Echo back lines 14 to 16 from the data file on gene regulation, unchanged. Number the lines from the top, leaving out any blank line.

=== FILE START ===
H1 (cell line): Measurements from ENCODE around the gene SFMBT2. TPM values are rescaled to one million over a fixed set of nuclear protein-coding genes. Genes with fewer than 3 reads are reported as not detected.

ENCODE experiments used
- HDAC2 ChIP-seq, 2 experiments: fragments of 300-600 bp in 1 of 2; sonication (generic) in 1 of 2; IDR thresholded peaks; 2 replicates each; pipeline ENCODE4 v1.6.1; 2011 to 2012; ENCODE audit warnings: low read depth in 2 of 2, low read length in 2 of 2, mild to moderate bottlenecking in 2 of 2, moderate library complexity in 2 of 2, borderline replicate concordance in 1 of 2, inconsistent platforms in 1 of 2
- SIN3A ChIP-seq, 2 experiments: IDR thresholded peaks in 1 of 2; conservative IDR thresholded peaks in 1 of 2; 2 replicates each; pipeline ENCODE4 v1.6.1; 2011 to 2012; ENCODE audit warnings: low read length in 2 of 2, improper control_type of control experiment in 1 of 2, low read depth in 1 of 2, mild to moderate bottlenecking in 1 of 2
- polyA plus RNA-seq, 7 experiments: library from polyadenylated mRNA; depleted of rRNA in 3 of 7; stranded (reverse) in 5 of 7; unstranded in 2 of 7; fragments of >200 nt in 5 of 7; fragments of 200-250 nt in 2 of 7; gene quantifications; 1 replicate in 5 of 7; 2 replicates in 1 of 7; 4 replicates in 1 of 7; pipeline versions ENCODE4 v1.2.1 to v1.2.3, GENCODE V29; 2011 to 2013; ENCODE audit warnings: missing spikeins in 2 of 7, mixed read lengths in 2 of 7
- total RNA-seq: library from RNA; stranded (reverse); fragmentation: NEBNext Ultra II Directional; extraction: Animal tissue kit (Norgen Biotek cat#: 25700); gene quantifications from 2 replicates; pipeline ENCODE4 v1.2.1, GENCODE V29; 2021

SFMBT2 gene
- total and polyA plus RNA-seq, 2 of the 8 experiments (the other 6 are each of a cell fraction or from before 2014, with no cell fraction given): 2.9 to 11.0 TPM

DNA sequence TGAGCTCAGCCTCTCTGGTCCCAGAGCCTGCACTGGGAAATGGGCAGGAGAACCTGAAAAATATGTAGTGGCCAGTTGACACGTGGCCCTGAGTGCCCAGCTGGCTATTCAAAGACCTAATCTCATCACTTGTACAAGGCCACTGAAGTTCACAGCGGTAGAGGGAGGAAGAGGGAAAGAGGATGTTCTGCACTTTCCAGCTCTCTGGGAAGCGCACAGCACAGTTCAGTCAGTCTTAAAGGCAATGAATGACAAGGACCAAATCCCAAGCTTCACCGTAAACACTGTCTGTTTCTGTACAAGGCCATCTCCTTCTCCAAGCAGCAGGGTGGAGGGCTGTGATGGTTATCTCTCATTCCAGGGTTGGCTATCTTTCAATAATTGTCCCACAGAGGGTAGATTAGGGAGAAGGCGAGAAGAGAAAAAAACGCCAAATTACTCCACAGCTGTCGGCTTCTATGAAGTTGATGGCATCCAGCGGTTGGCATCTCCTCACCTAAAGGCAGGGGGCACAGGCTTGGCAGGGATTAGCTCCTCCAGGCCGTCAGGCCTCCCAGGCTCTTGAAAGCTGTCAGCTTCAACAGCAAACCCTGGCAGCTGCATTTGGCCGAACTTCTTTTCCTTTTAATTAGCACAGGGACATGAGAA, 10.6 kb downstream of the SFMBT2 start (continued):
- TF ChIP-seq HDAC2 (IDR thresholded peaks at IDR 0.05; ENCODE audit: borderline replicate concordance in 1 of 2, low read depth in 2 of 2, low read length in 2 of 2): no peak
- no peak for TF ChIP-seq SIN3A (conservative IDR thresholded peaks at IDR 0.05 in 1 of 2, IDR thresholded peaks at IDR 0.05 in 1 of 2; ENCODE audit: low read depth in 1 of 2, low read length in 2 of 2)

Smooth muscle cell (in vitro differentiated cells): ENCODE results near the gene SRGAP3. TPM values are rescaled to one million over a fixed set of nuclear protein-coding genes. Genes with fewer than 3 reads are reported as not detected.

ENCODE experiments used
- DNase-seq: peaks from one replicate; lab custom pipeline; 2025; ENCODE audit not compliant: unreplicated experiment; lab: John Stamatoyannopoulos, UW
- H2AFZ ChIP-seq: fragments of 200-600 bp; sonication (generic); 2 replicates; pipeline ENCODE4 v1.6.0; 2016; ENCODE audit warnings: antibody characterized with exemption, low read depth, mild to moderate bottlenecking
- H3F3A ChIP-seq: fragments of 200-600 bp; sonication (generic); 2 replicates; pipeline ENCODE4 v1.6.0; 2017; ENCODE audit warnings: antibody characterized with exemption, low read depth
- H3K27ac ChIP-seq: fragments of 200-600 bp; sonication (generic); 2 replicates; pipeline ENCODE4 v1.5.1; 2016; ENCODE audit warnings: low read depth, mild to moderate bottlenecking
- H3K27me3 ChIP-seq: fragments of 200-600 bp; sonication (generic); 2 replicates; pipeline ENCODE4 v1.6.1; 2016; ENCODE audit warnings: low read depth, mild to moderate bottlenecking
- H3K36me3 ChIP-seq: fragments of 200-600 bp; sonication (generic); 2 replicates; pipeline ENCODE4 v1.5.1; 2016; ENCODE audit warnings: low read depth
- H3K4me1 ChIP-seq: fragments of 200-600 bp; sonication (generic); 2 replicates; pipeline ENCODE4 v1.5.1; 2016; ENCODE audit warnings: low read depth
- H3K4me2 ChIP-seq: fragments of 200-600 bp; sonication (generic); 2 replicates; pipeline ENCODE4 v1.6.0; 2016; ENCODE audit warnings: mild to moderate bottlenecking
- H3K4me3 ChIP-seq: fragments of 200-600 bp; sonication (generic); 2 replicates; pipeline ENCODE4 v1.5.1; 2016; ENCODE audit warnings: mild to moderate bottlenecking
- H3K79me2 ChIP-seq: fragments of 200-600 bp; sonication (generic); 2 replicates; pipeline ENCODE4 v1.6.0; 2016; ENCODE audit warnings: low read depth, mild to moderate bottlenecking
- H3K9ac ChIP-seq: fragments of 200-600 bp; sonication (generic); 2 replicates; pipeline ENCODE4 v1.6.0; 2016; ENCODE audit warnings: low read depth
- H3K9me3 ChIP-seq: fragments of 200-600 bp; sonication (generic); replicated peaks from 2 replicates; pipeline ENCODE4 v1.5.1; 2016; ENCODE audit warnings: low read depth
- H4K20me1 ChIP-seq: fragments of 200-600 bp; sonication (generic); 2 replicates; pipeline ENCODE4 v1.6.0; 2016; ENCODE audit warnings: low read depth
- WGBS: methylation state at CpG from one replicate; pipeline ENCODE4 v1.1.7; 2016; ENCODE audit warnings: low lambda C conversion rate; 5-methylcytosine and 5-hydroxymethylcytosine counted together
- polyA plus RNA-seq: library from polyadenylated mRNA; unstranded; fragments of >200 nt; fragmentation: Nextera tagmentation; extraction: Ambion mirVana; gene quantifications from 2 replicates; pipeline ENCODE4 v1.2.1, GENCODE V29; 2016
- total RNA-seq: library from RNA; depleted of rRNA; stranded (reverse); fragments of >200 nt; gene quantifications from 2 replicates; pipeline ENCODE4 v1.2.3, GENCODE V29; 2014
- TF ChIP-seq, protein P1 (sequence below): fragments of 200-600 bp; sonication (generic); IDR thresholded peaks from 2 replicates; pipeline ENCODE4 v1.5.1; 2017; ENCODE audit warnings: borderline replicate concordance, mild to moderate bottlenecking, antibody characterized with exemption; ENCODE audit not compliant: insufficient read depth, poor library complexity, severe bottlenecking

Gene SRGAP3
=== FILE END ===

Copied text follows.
- DNase-seq: peaks from one replicate; lab custom pipeline; 2025; ENCODE audit not compliant: unreplicated experiment; lab: John Stamatoyannopoulos, UW
- H2AFZ ChIP-seq: fragments of 200-600 bp; sonication (generic); 2 replicates; pipeline ENCODE4 v1.6.0; 2016; ENCODE audit warnings: antibody characterized with exemption, low read depth, mild to moderate bottlenecking
- H3F3A ChIP-seq: fragments of 200-600 bp; sonication (generic); 2 replicates; pipeline ENCODE4 v1.6.0; 2017; ENCODE audit warnings: antibody characterized with exemption, low read depth